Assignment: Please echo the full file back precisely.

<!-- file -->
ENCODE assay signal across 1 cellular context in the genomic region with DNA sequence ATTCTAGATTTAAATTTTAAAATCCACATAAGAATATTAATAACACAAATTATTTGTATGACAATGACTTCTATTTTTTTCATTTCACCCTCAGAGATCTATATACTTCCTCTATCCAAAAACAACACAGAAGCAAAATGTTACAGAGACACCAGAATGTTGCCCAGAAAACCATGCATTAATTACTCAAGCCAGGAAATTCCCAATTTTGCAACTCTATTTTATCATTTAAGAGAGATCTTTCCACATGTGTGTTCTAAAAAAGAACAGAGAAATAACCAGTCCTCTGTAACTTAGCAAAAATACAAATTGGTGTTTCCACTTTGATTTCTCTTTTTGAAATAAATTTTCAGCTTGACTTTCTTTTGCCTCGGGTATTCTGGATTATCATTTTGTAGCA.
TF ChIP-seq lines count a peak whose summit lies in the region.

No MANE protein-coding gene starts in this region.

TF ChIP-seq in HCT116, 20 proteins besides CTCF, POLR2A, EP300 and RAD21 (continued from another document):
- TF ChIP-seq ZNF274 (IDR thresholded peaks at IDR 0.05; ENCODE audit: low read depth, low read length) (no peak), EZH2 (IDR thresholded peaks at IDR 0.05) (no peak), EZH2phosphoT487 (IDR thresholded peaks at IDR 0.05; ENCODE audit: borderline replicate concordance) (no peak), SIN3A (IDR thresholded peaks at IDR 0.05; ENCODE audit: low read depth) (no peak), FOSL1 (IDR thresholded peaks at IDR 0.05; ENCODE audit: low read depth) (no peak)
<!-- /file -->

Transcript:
ENCODE assay signal across 1 cellular context in the genomic region with DNA sequence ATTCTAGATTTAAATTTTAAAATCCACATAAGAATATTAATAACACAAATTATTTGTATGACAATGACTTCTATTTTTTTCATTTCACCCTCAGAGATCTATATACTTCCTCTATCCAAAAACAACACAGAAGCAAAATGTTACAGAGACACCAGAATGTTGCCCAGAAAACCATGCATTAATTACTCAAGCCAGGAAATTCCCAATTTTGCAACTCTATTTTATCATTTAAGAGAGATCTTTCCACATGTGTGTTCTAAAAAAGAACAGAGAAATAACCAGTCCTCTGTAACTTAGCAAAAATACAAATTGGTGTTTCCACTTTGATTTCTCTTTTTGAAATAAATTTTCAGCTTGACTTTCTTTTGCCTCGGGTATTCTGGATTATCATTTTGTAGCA.
TF ChIP-seq lines count a peak whose summit lies in the region.

No MANE protein-coding gene starts in this region.

TF ChIP-seq in HCT116, 20 proteins besides CTCF, POLR2A, EP300 and RAD21 (continued from another document):
- TF ChIP-seq ZNF274 (IDR thresholded peaks at IDR 0.05; ENCODE audit: low read depth, low read length) (no peak), EZH2 (IDR thresholded peaks at IDR 0.05) (no peak), EZH2phosphoT487 (IDR thresholded peaks at IDR 0.05; ENCODE audit: borderline replicate concordance) (no peak), SIN3A (IDR thresholded peaks at IDR 0.05; ENCODE audit: low read depth) (no peak), FOSL1 (IDR thresholded peaks at IDR 0.05; ENCODE audit: low read depth) (no peak)